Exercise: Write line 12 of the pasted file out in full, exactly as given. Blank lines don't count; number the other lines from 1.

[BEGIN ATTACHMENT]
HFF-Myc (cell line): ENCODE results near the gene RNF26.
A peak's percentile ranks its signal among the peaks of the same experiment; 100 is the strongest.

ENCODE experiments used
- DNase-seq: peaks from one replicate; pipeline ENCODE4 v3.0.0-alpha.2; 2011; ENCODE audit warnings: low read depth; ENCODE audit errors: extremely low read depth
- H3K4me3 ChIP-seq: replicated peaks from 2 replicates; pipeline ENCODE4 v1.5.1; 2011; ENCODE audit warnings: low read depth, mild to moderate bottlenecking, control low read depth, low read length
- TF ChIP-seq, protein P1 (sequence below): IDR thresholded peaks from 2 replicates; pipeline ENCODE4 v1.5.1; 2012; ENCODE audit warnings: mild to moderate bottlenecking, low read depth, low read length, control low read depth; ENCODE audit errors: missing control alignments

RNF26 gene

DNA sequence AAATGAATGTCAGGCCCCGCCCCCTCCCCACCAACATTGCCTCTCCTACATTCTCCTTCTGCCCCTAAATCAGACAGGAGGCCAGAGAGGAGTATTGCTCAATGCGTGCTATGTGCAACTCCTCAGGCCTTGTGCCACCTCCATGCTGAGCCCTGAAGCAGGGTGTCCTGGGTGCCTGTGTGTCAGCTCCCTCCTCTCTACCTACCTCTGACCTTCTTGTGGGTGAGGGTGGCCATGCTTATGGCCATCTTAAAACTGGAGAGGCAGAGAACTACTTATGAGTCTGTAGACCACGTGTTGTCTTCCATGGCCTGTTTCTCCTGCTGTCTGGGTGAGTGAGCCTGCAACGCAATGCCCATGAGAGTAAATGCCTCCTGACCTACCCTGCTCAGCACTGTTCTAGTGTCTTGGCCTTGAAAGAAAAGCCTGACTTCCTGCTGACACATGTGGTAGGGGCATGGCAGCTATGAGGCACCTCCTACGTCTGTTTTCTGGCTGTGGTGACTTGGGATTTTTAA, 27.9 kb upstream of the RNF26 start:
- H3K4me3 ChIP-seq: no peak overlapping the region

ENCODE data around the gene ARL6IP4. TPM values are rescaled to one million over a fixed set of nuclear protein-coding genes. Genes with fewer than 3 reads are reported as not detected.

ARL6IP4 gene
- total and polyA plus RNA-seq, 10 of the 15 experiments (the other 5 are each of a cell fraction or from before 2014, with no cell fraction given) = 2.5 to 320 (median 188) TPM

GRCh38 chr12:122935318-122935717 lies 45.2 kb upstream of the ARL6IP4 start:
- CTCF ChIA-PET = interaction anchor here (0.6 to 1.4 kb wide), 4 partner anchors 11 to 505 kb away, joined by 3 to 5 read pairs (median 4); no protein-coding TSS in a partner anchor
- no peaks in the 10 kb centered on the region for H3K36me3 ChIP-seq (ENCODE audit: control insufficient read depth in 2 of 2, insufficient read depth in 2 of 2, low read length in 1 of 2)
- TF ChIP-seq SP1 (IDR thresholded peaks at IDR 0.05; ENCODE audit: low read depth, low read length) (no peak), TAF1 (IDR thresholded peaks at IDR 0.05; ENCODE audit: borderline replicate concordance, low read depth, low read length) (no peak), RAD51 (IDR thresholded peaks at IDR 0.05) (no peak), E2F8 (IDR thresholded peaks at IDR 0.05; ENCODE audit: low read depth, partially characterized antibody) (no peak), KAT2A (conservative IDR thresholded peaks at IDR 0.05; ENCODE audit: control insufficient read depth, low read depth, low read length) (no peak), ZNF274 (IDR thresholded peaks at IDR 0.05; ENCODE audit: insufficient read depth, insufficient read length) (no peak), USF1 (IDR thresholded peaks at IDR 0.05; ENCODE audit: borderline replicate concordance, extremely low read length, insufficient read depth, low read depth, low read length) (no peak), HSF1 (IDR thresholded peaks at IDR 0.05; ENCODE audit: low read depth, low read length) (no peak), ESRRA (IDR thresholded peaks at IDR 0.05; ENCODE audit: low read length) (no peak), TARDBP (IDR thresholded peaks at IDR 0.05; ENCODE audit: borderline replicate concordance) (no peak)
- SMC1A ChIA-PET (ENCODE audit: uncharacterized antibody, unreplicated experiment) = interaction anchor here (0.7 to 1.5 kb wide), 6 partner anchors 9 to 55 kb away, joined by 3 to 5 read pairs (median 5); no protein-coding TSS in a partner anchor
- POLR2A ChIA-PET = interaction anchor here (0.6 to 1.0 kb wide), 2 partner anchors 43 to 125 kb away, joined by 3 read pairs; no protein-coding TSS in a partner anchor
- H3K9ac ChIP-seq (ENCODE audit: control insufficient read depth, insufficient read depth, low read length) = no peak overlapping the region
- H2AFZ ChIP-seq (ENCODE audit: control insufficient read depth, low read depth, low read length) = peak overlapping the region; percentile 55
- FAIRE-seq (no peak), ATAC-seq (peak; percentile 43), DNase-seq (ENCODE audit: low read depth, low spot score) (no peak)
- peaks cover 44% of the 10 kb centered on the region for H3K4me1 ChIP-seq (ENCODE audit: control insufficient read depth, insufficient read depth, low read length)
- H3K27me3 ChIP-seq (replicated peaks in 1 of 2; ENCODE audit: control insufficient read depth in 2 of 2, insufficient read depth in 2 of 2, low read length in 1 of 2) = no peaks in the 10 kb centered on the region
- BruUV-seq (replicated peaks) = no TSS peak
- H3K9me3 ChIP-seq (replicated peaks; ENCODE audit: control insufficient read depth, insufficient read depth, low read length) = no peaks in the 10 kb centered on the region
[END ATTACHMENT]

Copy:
- total and polyA plus RNA-seq, 10 of the 15 experiments (the other 5 are each of a cell fraction or from before 2014, with no cell fraction given) = 2.5 to 320 (median 188) TPM